The first comprehensive biography of a great American sculptor.
Award-winning historian and Abraham Lincoln scholar Holzer (1865: America Makes War and Peace in Lincoln's Final Year, 2015, etc.) offers a much-needed biography of the little-known American sculptor Daniel Chester French (1850-1931). The author begins his superb book with a stirring account of the 1922 dedication of the Lincoln Memorial. At the front of the large crowd was President Warren G. Harding and Lincoln’s son, Robert, while off to the side, “unrecognized by most,” sat the “thin, aging,” New England sculptor of the iconic, 240-ton marble statue, which is “now regarded as the most famous sculpture ever created of or by an American.” Black dignitaries, meanwhile, were seated on benches a “block away.” French was largely self-taught, and his supportive father enlisted instruction for his teenage son from the “accomplished watercolor painter May Alcott.” Afterward, French joked, he decided to become a sculptor. His “talent was undeniable.” In lavish detail, Holzer chronicles the development of French’s career. His first major commission was Minute Man bronze monument (1875) in Concord, Massachusetts, for which he received “rhapsodic reviews” and generous royalties from popular reproductions. His impressive The Awakening of Endymion followed, and then a commission to sculpt Ralph Waldo Emerson, who exclaimed, “That is the face that I shave!” With his sculpture of the renowned deaf educator Thomas Gallaudet, Holzer writes, French reached a “new plateau of virtuosity.” His “hard-won status” was now secure, and two of his sculptures, including the colossal Republic, were exhibited at the 1893 World’s Fair in Chicago. In 1903, French was elected to the board of the Metropolitan Museum of Art and assisted them in acquiring crucial American works of sculpture. He accepted the Lincoln commission in 1915. Its dedication would be the “crowning moment” of “French’s long and extraordinary career.”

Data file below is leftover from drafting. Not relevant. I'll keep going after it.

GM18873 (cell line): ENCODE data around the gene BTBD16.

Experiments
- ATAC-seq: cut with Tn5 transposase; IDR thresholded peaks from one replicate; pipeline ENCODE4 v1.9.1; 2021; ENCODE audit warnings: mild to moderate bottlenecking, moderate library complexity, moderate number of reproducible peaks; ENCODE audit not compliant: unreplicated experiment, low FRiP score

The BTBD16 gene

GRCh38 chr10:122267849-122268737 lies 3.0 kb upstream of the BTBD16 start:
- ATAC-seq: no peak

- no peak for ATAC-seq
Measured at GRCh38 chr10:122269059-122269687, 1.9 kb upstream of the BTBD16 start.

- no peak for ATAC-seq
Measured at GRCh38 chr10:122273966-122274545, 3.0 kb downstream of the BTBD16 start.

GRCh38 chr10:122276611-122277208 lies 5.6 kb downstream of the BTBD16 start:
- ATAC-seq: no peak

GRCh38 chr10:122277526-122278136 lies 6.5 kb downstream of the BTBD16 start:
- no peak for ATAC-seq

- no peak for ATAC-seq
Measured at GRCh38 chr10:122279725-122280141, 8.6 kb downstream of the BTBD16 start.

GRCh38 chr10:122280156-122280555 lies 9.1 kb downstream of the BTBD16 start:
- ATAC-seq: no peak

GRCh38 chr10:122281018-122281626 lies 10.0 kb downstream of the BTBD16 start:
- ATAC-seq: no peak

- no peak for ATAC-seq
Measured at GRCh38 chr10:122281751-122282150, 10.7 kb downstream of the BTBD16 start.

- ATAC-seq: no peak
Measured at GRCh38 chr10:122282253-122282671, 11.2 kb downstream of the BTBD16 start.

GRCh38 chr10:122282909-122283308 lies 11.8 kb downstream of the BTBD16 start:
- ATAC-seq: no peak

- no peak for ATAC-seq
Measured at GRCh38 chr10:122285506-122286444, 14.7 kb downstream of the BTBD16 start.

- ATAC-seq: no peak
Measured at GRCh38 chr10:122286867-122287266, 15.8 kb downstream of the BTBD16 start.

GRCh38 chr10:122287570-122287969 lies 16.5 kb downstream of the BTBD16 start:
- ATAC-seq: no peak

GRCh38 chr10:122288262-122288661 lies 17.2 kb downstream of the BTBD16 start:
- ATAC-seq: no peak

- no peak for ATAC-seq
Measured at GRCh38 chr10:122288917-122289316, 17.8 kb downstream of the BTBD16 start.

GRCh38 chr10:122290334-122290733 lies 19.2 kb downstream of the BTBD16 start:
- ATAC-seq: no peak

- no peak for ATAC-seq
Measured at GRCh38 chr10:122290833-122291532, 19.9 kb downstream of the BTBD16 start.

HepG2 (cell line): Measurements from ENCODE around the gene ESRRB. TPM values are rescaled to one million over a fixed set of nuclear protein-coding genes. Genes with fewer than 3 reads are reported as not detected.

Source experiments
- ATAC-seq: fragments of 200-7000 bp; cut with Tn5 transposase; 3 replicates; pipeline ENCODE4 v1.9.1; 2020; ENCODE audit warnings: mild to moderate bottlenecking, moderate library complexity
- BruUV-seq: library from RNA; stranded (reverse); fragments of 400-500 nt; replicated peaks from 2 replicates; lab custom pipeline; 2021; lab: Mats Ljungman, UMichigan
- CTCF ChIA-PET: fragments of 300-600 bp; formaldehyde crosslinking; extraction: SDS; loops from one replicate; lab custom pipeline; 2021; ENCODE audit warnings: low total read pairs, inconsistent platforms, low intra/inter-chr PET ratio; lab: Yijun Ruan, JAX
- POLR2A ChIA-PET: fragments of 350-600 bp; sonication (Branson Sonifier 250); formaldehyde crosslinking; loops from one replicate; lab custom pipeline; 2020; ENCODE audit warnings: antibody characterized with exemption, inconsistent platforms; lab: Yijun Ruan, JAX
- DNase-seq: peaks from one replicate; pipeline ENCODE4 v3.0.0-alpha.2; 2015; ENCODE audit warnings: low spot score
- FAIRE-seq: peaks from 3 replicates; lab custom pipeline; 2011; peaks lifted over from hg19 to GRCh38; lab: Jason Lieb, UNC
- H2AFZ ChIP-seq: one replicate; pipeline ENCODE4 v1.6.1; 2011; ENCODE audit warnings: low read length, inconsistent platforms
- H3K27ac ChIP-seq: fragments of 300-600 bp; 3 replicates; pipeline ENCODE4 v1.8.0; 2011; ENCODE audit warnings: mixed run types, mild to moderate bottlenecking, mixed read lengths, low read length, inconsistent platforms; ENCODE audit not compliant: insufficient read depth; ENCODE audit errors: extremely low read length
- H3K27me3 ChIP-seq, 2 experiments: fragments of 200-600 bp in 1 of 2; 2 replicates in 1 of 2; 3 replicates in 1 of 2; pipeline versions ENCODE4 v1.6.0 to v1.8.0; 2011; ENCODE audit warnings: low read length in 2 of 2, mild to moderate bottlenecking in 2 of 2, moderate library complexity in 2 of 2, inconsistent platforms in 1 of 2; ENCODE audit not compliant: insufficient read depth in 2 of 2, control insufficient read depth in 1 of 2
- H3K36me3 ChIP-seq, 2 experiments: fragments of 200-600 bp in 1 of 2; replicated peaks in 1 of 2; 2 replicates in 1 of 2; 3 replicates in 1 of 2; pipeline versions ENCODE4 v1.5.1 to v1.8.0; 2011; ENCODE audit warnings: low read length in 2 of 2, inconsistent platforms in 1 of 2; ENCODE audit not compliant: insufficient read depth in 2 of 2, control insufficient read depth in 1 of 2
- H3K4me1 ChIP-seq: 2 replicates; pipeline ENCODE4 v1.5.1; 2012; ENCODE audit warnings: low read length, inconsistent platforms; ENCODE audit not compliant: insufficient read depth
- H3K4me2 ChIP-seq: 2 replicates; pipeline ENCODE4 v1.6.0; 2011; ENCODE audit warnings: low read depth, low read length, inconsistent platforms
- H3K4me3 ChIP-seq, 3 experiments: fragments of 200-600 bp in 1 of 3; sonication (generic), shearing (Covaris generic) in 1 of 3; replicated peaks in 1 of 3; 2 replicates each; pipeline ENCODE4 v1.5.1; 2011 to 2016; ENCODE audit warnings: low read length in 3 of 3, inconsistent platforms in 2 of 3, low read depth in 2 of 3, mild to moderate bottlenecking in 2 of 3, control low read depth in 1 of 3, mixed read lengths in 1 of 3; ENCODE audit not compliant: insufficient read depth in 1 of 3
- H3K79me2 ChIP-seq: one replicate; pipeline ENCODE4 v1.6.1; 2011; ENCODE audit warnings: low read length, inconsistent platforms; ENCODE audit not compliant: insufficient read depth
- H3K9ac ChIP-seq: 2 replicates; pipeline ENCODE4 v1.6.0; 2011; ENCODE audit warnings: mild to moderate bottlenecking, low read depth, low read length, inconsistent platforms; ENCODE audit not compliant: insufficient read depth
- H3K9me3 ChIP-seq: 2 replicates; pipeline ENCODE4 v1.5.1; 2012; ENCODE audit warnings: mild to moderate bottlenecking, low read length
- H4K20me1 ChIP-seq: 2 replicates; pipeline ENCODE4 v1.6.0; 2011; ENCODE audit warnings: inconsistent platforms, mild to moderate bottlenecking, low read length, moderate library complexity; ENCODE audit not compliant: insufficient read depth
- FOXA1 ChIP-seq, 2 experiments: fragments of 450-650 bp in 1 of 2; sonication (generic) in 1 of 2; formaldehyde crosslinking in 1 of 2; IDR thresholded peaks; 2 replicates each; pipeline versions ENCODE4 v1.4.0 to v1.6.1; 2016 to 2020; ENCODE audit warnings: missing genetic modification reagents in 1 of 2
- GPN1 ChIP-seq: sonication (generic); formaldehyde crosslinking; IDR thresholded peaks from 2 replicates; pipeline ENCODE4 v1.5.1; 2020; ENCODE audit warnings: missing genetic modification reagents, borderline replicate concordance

This beautifully written, impeccably researched biography does much to resuscitate French’s substantial contributions to American art.